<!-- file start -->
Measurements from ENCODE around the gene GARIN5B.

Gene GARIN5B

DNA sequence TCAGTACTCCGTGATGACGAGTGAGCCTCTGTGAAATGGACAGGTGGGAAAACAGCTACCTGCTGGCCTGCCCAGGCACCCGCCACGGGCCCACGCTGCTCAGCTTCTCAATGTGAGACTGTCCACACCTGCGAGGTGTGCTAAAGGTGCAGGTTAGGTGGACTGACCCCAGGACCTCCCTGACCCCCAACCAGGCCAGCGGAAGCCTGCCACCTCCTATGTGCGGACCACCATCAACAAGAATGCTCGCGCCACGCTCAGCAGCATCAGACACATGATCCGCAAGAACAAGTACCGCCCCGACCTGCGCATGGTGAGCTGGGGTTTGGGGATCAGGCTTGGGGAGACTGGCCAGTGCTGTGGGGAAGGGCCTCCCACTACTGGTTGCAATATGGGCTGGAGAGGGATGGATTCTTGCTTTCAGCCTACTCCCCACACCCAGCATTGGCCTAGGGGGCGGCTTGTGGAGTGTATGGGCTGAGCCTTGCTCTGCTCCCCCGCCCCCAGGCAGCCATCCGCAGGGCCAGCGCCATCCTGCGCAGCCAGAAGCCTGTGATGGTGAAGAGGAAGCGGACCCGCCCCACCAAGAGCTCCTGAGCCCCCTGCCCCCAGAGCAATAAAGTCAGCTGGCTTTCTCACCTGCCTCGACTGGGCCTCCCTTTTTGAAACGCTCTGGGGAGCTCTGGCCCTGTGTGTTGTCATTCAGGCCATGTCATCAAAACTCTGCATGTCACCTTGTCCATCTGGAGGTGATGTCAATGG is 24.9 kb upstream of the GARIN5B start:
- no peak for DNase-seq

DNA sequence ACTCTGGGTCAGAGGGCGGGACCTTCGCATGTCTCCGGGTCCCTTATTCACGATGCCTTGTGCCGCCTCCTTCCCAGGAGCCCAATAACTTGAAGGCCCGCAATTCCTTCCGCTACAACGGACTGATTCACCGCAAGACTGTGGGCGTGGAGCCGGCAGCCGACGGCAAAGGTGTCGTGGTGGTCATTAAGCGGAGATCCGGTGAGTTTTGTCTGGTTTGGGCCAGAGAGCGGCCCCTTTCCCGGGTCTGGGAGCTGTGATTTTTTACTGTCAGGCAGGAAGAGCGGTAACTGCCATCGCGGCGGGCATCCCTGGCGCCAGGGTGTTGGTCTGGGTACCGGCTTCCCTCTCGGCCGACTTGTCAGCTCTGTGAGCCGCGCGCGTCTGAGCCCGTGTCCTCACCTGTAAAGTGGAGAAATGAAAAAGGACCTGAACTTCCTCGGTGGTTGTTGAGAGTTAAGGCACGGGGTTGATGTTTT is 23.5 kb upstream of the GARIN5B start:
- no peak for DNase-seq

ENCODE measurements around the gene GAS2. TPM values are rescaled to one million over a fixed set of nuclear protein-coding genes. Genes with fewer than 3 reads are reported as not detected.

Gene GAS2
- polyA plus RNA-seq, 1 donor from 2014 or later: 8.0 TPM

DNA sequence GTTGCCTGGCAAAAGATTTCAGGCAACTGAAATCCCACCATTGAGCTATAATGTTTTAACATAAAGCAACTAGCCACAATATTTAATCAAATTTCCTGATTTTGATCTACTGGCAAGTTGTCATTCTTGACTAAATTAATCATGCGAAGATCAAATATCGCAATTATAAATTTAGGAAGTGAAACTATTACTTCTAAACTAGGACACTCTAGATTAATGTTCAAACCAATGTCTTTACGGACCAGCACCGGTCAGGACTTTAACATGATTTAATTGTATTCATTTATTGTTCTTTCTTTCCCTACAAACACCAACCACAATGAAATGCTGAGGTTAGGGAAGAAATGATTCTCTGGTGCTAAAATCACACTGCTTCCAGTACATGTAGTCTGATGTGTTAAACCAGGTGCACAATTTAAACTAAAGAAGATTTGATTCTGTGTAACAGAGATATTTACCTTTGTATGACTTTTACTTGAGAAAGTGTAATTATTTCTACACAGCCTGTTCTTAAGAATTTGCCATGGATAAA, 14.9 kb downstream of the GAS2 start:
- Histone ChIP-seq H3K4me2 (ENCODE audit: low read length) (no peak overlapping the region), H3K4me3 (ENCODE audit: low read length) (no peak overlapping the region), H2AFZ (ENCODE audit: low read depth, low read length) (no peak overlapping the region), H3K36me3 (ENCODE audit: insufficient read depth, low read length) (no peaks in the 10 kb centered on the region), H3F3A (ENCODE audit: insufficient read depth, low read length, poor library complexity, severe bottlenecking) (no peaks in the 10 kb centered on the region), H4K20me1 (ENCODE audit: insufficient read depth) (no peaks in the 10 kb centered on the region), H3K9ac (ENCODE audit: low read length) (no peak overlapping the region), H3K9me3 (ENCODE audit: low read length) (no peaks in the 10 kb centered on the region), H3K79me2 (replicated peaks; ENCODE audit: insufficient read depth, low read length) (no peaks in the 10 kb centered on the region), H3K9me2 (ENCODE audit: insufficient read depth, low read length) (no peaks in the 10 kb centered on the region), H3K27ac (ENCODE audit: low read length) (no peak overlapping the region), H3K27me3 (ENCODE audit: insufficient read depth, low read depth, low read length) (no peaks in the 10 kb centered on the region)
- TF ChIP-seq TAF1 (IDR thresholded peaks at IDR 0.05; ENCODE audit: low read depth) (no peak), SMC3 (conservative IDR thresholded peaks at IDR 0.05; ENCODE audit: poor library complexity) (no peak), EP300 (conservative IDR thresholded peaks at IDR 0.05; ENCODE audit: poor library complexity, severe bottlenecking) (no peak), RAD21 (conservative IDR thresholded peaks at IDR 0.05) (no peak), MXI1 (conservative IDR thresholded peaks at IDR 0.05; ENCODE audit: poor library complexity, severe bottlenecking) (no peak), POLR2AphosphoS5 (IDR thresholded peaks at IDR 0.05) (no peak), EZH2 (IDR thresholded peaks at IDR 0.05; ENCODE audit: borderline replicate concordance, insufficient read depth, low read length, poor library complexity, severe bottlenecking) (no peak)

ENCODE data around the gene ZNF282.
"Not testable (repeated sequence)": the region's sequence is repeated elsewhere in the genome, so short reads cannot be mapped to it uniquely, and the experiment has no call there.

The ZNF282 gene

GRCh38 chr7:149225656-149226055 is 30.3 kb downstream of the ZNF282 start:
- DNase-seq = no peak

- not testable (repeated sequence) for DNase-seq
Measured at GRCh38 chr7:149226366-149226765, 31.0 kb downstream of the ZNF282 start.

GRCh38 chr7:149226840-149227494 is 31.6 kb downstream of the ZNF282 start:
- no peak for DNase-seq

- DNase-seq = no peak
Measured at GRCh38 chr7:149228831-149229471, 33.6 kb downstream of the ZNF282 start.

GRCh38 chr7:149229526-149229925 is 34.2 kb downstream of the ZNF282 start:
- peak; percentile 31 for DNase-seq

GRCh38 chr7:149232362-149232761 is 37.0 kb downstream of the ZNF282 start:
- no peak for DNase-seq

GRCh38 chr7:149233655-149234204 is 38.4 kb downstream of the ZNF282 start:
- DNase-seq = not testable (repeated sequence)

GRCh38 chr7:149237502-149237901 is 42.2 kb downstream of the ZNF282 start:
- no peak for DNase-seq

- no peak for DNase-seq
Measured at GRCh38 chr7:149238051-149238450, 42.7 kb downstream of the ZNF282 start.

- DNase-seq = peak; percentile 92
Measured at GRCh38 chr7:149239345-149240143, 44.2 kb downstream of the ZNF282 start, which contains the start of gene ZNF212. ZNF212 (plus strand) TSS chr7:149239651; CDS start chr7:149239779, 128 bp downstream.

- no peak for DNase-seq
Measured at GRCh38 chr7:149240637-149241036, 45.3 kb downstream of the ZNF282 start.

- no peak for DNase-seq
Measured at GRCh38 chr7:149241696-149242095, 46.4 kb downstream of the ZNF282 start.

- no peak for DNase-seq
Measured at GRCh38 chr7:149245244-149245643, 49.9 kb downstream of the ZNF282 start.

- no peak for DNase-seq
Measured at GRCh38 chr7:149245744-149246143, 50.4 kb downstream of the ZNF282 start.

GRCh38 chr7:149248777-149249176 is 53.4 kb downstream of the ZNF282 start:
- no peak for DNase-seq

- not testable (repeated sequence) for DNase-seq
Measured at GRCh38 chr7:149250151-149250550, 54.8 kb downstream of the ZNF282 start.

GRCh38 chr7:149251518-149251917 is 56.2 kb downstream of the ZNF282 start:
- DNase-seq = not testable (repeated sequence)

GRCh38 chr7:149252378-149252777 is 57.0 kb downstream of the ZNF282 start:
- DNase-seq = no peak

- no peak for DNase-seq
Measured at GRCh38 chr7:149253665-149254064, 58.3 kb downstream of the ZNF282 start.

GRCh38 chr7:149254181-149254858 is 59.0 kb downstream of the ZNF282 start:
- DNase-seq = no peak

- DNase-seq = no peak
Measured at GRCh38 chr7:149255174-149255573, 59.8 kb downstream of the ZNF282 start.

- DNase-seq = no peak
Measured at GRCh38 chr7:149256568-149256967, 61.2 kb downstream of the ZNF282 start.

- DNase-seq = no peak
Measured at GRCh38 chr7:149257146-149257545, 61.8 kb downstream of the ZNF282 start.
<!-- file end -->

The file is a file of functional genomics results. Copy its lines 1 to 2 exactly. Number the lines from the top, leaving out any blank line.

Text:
Measurements from ENCODE around the gene GARIN5B.

Gene GARIN5B